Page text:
Controversy has accompanied recent overhauls and changes to the medical system in the United States. The switch to electronic health records (or EHRs) and other digital systems seem to be at the heart of much of the controversy.
Recent articles about the safety and security of EHRs have questioned how ready hospitals and doctors are for the switch from traditional, paper-based record keeping. Another recent study, focusing on emergency room records, showed that the more designers improved the ability of EHR software to recognize unapproved abbreviations used by doctors (for things like medications or symptoms), the more doctors used them. That increased the risk of the notes being misread by another doctor or pharmacist.
However, patient safety and security wasn’t the main concern behind a recent letter from the American Medical Association (AMA) to the Department of Health and Human Services (DHHS), urging government regulators to ease impending deadlines–and, more specifically, the financial penalties tied to them. The AMA letter, addressed to DHHS Acting Administrator Marilyn B. Tavenner, says that doctors are facing a “storm” of overlapping regulations and deadlines from government mandates.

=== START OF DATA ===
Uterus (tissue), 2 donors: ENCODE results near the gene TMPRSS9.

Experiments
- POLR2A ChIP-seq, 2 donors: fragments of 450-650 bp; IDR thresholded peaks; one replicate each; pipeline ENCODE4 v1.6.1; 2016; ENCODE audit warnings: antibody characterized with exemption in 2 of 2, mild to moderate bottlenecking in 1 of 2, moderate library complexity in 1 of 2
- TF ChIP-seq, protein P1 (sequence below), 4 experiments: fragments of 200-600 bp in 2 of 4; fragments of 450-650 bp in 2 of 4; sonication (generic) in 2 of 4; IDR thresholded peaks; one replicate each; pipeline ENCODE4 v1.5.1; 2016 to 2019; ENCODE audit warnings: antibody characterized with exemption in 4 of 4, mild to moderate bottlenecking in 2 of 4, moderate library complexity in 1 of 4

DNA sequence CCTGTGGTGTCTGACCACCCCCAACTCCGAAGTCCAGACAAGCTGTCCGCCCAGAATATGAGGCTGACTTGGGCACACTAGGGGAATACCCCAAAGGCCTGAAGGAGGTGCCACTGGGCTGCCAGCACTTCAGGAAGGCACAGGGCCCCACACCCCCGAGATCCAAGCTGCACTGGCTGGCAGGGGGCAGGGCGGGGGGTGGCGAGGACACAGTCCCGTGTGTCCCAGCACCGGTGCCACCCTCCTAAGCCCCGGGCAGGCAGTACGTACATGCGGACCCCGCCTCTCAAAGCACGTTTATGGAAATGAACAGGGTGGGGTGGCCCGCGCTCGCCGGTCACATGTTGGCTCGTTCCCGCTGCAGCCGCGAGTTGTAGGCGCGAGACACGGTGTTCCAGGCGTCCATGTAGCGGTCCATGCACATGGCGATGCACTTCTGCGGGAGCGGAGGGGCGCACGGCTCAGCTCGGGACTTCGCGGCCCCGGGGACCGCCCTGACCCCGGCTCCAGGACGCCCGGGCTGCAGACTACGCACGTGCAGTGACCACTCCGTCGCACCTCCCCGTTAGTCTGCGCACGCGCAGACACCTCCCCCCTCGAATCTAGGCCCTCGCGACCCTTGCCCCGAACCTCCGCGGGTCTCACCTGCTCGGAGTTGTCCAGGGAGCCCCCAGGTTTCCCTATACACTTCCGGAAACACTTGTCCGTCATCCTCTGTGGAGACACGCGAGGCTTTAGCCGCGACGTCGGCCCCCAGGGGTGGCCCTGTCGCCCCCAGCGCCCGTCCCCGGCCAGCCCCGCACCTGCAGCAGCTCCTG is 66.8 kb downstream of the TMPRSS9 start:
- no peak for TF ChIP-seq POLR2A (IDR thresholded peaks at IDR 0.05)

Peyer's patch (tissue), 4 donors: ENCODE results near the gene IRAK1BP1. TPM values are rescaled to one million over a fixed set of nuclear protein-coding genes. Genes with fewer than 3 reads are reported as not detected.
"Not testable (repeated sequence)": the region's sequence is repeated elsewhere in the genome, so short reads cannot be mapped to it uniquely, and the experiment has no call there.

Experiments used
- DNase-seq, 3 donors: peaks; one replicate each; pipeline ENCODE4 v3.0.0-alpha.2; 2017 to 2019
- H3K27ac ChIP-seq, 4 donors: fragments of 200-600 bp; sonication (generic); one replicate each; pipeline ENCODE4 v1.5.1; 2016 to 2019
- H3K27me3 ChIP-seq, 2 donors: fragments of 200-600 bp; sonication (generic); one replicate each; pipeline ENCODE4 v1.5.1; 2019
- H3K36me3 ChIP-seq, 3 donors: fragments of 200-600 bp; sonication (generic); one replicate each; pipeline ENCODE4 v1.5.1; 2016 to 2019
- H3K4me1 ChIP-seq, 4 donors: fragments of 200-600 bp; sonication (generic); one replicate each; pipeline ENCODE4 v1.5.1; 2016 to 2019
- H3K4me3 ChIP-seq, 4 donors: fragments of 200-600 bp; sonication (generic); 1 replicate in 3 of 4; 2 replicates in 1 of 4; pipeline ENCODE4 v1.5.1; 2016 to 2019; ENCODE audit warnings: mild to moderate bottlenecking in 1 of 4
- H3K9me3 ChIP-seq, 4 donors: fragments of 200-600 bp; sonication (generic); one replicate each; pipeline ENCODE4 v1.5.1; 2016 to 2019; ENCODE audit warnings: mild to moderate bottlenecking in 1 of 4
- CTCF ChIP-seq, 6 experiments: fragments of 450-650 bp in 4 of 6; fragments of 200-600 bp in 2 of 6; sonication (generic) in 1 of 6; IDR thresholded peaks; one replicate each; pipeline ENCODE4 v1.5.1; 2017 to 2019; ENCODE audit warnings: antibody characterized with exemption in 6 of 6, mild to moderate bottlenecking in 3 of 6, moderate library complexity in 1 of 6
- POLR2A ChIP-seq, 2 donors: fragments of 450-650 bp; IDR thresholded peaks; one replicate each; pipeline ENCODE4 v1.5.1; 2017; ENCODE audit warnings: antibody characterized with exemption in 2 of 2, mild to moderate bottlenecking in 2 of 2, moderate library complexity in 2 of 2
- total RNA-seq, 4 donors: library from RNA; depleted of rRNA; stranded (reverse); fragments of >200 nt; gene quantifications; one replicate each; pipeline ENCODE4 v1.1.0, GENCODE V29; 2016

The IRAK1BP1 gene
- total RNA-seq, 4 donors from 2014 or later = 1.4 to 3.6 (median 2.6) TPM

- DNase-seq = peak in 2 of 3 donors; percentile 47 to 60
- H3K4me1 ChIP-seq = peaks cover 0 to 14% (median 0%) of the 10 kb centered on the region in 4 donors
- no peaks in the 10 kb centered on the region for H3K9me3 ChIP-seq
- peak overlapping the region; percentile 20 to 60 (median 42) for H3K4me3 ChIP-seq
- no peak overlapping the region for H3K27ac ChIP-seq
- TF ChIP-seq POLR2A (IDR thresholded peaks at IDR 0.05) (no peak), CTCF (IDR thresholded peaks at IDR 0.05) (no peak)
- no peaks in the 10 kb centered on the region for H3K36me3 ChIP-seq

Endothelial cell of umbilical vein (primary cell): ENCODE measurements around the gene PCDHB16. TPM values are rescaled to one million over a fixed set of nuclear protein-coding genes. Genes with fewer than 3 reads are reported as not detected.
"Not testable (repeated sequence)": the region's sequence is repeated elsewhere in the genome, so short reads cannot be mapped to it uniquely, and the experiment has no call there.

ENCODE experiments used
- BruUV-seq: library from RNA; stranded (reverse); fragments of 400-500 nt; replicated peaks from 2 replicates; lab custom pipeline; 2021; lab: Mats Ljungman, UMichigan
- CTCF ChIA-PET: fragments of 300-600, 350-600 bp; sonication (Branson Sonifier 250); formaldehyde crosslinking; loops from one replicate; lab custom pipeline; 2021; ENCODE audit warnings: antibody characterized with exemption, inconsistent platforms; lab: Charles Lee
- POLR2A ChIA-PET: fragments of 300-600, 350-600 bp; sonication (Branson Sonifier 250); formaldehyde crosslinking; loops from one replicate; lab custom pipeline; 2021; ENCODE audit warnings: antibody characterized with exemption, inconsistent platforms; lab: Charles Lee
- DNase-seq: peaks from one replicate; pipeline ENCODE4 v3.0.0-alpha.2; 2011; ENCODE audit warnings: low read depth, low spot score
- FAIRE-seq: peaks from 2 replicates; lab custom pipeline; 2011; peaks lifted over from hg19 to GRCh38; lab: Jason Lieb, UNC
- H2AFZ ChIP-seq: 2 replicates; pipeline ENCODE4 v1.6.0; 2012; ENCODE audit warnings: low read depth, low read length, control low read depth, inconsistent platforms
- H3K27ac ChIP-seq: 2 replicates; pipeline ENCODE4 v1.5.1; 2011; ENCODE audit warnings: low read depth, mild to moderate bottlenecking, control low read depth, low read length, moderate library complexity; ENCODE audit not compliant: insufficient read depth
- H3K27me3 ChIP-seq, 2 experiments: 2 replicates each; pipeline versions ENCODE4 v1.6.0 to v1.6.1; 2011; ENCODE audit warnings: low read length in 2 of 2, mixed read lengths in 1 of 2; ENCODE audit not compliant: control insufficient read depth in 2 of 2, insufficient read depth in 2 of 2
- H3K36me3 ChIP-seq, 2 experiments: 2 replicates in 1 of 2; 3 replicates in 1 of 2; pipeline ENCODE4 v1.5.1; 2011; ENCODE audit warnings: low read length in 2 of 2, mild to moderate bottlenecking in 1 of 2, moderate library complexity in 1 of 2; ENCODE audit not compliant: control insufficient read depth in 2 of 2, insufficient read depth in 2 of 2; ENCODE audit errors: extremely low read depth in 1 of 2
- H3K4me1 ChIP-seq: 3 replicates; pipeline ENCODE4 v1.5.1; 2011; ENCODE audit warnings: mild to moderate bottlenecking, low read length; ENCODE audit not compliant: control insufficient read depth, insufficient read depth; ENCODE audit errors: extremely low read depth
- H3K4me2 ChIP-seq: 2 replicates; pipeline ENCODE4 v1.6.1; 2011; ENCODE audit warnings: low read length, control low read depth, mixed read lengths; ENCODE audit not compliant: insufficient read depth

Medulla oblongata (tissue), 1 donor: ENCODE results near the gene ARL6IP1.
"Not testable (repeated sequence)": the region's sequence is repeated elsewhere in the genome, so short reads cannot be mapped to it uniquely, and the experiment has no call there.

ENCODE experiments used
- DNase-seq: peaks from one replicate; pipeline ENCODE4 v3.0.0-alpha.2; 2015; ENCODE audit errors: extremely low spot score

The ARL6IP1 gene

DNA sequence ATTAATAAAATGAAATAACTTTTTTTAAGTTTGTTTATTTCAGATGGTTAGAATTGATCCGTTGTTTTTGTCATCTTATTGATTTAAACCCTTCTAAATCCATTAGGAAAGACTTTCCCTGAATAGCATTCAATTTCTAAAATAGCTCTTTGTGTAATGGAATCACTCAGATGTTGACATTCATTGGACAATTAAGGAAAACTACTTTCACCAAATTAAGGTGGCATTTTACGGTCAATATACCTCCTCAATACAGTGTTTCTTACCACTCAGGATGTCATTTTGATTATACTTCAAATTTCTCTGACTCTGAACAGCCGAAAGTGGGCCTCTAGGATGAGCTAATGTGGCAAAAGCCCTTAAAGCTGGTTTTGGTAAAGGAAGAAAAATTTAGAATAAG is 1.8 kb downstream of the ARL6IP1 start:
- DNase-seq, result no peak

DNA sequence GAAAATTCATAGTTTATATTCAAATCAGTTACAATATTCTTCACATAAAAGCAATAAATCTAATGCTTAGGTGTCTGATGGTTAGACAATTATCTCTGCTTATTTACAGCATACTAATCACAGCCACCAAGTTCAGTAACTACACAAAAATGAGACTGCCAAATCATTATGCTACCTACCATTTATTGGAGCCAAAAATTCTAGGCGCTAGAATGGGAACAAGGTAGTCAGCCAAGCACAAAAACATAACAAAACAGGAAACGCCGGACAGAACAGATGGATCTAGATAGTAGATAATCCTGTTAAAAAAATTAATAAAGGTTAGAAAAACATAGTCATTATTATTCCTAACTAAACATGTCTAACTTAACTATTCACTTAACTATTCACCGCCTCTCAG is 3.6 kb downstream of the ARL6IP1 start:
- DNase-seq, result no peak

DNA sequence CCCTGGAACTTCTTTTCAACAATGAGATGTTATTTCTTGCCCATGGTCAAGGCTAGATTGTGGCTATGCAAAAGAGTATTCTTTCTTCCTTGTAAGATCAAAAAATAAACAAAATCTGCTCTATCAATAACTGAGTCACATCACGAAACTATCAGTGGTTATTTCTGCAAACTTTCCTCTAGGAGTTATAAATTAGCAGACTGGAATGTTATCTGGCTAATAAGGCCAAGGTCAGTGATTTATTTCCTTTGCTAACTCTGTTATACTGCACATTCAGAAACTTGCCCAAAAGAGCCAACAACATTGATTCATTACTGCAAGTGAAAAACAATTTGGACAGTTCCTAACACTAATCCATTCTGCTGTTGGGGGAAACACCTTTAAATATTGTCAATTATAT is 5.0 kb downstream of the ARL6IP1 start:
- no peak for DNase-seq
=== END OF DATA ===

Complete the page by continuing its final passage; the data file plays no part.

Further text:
The letter focused mostly on the fines and penalties facing physicians who do not meet deadlines for new electronic drug prescribing systems, EHRs, and a program known as the Physician Quality Reporting System (PQRS), which pays doctors for reporting information about the impact of some kinds of treatment paid for by Medicare.
The letter states that the quality of medical care could be hurt by overlapping systems, and uses the example of a situation where a doctor receives a payment and a penalty at the same time, because of the same program. According to the letter, this sort of confusion and financial strain could keep some doctors from wanting to update to EHRs or other systems on time–even at the cost of patient safety.
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The Louthian Law Firm, P.A., of Columbia, S.C., has been obtaining fair compensation for personal injury victims since 1959. The firm was founded by Herbert Louthian, who has more than 50 years of trial experience and is licensed to practice in all courts in South Carolina. The Louthian Law Firm focuses on personal injury cases involving medical malpractice; car, truck and motorcycle accidents; and other serious and catastrophic injuries throughout South Carolina. For a free, confidential case evaluation, contact the firm by phone at (866) 410-5656 or through its online form.